Monday, March 22, 2021 | 4:00 PM EDT - 5:15 PM EDT
Zoom webinar | John Wall, Michael Yuan, Karlyn Stanley
In recent years, autonomous vehicles (AV) have moved from the world of science fiction to reality. While fully self-driving cars may be a decade or two away, robotaxis and driverless buses are already here. The advent of AVs offers enormous opportunities, but will also bring great disruption to the overall transportation market. China and the United States are both moving rapidly to take advantage of these exciting changes. What are the major innovations we will see over the next ten years? How can U.S. and Chinese corporations collaborate in this growing market? And how can our two governments, at the local and national levels, handle the challenges AVs present?
On March 22, 2021, the National Committee held a virtual program with Mr. John Wall, Mr. Michael Yuan, and Ms. Karlyn Stanley to discuss the state of autonomous vehicle development and regulation in the United States and China.
Below are the five key takeaways from the presentation:
- Michael Yuan: Whereas American companies focus on enhancing vehicle intelligence to approach the level of human drivers – through perception and learning – allowing the vehicle to rely completely on its own sensors and decision-making control systems, China’s focus is on creating network-connected autonomous driving systems; this approach relies on high speed, low-latency wireless communication technologies such as 5G in order to exchange data between onboard sensors and surrounding information sources.
- John Wall: In order to address emerging challenges in autonomous vehicle development, specifically regarding creating an ecosystem and promoting standardization, American companies are working on developing a relationship with cloud providers that are dominant in China.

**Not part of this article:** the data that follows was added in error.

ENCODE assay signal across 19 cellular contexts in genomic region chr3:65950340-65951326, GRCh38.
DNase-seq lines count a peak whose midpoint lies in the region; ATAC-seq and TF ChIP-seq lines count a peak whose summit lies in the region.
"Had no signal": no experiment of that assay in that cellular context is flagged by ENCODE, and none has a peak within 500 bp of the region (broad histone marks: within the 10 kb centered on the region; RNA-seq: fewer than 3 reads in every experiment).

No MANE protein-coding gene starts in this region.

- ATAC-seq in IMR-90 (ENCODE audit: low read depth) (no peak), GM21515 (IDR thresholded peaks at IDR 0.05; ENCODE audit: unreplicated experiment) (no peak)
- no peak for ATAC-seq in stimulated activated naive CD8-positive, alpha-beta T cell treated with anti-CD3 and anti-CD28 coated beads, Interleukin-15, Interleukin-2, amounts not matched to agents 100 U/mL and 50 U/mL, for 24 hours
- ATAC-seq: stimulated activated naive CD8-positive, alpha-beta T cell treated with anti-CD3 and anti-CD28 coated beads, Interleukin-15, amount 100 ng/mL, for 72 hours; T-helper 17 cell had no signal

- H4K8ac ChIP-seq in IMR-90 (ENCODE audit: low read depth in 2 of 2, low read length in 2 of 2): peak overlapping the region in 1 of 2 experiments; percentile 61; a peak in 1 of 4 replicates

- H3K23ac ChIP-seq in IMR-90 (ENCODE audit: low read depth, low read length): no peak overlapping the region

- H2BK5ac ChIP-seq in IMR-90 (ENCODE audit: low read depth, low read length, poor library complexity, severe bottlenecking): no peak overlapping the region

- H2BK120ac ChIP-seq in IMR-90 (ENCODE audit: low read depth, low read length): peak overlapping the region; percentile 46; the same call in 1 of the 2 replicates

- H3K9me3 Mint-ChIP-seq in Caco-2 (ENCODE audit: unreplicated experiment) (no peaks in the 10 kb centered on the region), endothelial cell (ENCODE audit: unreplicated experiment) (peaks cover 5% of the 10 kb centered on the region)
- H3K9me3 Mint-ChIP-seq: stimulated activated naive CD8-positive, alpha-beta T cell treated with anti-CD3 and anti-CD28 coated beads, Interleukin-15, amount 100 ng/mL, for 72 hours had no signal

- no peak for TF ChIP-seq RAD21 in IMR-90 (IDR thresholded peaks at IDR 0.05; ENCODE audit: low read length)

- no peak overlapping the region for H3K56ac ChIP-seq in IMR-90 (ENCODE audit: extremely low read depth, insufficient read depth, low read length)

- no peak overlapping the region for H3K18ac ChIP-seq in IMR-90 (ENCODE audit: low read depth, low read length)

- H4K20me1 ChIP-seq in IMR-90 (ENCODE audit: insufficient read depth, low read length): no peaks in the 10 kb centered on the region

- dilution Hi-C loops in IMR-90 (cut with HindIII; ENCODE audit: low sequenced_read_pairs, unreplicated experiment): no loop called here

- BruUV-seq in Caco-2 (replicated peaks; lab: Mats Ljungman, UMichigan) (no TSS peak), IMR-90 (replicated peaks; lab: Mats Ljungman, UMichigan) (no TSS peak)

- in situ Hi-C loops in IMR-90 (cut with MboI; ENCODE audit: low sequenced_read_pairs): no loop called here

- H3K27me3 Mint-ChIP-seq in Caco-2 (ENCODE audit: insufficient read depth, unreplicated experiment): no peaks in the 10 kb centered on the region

- Karlyn Stanley: One challenge for the United States and China regarding autonomous vehicle development is regulation, not only in terms of requirements by different nation states, but also because of differences in standardization within national borders. This variation across states or provinces make it very difficult for a global automaker to standardize the technologies and data capture within the vehicles.
- Michael Yuan: The leading companies in autonomous driving technology in the United States and China are Google and Baidu, respectively. Google’s Waymo division is committed to developing its own autonomous driving technology similar to Apple’s iOS operating system, and then applying it to various types of vehicles and business models to build the ecosystem and maintain control. Baidu Apollo offers open-source software and a free simulation test platform to companies with the goal of collecting large amounts of data, continuously improving its AI algorithm, and attracting more companies to its ecosystem.
- John Wall: In the United States and China, testing has increasingly involved simulations with a growing emphasis on developing specific safety standards. There is room for the United States and China to define technology standards in security, safety operations, privacy, and data protection jointly.